Medicaid Recipients Still Lack Dental Care

Medicaid Recipients Still Lack Dental Care

A recent American Dental Association (ADA) brief provides new data showing that having dental insurance does not necessarily translate into access to care. The report, which offers new state-level information on Medicaid dental use among adults in 21 states, finds that in 2013, relatively few of those with Medicaid coverage received dental care, ranging from 40 percent in Minnesota to just 13 percent in Vermont.

Medicaid-enrolled children fared somewhat better, with a range of 24 percent in Ohio to slightly more than 64 percent in Connecticut. Still, the federal government reports that almost half—more than 16 million young people—received no dental care that year. State Medicaid programs are required to provide dental benefits to children but have the option not to cover adults. The 21 states included in the study offered either limited or comprehensive dental benefits to adults.

Licensed Dental Assistant KaPang Vang© The Pew Charitable Trusts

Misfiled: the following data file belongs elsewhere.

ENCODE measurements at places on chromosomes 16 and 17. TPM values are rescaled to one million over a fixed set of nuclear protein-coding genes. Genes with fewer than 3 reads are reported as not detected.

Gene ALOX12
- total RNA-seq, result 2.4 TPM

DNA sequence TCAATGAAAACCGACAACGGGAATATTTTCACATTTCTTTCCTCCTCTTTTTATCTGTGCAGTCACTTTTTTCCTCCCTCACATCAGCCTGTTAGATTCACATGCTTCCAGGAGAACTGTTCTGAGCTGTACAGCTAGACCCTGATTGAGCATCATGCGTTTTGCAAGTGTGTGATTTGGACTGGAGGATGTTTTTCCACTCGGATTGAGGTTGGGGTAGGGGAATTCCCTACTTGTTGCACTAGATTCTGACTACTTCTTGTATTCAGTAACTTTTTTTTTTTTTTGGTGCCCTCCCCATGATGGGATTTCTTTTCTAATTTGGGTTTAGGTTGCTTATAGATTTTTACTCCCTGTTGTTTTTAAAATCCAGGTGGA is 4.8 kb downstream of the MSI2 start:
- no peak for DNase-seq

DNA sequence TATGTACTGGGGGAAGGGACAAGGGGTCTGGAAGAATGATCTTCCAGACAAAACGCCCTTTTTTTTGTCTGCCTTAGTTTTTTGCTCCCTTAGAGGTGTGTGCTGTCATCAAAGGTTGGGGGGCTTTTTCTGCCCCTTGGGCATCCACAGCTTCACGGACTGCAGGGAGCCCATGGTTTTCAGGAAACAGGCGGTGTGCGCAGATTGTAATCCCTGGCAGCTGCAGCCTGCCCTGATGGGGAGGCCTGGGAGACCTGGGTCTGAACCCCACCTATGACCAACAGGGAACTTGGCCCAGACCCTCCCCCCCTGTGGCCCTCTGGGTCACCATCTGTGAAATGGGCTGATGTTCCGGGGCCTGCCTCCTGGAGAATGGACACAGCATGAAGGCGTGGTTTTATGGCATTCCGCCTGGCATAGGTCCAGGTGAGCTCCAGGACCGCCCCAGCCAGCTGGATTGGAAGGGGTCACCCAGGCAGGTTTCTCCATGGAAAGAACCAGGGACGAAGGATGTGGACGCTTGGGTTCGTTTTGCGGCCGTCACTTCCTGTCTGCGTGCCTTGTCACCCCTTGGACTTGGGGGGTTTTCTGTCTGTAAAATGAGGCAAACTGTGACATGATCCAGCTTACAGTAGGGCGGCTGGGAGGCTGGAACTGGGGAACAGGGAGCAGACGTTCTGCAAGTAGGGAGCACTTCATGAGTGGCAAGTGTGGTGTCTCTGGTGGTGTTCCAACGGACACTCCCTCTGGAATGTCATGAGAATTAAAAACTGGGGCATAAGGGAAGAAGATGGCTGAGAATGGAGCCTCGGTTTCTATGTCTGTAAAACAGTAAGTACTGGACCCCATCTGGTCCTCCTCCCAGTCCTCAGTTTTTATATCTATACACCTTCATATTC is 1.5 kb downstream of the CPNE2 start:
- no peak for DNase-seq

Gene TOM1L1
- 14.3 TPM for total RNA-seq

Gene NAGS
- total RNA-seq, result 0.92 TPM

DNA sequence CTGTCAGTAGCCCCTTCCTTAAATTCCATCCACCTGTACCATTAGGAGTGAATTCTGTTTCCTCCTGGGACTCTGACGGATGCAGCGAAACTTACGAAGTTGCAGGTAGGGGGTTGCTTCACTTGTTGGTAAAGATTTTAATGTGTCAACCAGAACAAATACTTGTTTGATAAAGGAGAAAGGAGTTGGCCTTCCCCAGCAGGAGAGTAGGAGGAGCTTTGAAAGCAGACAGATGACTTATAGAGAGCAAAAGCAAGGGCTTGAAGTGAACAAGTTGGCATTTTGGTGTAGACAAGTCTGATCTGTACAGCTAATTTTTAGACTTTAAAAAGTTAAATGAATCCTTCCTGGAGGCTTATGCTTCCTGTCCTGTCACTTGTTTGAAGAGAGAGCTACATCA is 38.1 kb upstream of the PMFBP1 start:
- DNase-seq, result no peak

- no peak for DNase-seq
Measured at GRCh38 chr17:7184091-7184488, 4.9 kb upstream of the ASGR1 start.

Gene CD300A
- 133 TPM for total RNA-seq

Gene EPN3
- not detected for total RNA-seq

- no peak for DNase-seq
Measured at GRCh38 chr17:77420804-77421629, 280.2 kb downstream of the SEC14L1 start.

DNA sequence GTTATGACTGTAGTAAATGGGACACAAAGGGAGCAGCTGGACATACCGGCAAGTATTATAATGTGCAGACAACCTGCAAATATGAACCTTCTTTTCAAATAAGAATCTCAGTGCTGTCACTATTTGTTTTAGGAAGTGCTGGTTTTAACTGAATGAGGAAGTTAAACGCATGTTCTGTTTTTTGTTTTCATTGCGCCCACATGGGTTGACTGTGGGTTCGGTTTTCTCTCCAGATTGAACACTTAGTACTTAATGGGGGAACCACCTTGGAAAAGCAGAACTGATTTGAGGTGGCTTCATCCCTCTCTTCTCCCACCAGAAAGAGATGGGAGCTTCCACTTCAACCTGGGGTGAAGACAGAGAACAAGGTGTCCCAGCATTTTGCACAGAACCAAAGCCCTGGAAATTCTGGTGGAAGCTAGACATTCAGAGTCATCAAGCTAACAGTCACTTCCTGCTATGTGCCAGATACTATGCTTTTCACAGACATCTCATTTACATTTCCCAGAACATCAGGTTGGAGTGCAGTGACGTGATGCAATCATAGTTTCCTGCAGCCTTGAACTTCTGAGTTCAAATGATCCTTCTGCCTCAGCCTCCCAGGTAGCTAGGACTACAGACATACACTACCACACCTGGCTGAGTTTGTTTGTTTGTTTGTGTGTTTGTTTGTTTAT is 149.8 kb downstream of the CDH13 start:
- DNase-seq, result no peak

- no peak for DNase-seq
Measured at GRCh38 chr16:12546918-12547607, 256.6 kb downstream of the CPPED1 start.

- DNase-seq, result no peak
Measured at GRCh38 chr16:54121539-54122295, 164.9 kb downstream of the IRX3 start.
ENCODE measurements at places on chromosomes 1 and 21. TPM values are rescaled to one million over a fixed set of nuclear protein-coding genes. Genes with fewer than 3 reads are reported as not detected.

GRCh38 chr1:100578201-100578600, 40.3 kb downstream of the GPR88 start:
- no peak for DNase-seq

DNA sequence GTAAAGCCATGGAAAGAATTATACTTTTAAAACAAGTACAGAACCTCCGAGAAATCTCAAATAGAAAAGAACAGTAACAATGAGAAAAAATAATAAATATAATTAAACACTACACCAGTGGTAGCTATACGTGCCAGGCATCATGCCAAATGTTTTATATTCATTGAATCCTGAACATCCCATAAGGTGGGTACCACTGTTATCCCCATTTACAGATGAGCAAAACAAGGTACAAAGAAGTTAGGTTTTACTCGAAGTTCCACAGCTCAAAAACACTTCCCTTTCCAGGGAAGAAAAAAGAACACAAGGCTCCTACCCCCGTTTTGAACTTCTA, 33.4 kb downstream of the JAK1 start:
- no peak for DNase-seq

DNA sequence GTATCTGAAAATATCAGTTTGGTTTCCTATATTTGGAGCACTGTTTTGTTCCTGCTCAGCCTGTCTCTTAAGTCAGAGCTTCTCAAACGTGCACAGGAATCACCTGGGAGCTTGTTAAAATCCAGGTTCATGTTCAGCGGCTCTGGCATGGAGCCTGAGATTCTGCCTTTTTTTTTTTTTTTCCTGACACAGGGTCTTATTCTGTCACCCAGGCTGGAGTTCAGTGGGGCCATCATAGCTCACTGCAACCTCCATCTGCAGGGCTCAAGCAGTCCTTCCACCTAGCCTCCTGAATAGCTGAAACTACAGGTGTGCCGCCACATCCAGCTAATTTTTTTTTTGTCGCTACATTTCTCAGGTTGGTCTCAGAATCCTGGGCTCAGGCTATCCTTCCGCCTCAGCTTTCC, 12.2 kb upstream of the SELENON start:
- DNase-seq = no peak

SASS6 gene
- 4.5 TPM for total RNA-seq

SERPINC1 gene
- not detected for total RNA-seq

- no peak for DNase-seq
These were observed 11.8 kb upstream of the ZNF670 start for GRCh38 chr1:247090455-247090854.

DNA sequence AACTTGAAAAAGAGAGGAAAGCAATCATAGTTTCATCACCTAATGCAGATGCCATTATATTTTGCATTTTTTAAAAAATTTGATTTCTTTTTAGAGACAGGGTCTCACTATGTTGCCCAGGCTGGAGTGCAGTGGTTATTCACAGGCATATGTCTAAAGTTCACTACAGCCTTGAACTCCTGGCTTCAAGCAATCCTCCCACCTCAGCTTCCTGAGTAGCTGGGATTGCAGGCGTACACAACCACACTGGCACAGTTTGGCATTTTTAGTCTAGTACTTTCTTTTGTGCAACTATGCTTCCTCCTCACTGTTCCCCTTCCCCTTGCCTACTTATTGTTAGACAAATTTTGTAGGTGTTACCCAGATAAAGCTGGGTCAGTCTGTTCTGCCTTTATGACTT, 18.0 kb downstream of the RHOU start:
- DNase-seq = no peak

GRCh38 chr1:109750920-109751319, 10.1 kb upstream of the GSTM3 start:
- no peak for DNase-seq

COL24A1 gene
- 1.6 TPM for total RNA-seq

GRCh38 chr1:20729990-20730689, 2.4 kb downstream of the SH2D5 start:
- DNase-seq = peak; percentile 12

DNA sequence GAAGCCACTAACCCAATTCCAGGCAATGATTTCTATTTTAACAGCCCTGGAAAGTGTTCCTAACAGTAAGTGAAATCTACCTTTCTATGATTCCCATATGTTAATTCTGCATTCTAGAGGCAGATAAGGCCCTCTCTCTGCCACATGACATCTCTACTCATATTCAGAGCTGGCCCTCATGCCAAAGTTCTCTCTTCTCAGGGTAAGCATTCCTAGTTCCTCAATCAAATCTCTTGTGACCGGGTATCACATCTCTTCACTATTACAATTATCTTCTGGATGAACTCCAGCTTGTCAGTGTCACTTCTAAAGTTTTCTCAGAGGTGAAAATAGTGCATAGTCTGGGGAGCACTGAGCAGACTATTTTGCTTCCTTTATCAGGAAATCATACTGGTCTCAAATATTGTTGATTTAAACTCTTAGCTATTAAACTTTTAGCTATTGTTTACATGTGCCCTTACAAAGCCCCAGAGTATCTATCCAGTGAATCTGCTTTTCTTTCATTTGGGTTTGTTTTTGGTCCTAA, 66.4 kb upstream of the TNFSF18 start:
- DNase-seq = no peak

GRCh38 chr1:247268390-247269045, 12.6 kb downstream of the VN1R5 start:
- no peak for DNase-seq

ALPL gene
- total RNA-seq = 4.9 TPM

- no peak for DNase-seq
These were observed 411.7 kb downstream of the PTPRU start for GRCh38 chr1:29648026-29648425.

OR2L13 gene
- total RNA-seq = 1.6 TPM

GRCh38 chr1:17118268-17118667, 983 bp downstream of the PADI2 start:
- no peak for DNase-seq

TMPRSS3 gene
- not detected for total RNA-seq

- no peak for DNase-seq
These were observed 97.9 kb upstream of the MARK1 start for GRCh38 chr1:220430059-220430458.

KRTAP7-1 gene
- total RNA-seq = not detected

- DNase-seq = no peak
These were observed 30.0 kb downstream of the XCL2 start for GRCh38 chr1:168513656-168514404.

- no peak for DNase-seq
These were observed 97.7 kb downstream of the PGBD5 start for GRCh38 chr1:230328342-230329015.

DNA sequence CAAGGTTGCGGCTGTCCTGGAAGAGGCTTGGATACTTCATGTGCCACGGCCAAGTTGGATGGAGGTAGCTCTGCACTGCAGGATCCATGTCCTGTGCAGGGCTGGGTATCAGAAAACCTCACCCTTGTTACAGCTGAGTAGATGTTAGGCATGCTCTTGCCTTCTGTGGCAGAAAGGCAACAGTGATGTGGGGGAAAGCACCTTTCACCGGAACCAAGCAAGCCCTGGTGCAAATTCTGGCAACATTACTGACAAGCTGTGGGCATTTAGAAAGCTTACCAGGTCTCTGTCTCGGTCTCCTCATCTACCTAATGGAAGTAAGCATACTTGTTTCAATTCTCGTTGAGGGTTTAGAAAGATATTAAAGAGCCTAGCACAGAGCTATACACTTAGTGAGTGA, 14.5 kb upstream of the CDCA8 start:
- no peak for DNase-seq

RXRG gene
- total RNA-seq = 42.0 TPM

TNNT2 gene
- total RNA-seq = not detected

Licensed Dental Assistant KaPang Vang reviews patient Brenyah's charts with his parent Demita Loyd at Children's Dental Services in Minneapolis.

Expansion of Medicaid benefits for adults under the Patient Protection and Affordable Care Act is expected to add to the demand for care. Of the 30 states that have chosen to expand Medicaid to more low-income adults, 29 will offer some dental benefit. However, dentist participation in Medicaid remains extremely low: Only about one-third of dentists accept Medicaid or other public insurance.

During an ADA-sponsored webinar unveiling the report, experts discussed strategies states are adopting to increase provider capacity, including streamlining Medicaid administrative requirements and increasing reimbursement rates. Julia Paradise, associate director of the Kaiser Commission on Medicaid and the Uninsured, noted that dentists are using midlevel providers, such as dental therapists, to expand access to care. “When there is an incentive and a market to capture, dentists are using dental hygienists and others and could do that more,” she said. Paradise pointed out that the report shows that Minnesota and Alaska—the only two states where dental therapists practice—had the nation’s smallest differences in dental use between Medicaid and privately insured adults. 

Jane Koppelman is research director for children’s dental policy at The Pew Charitable Trusts.

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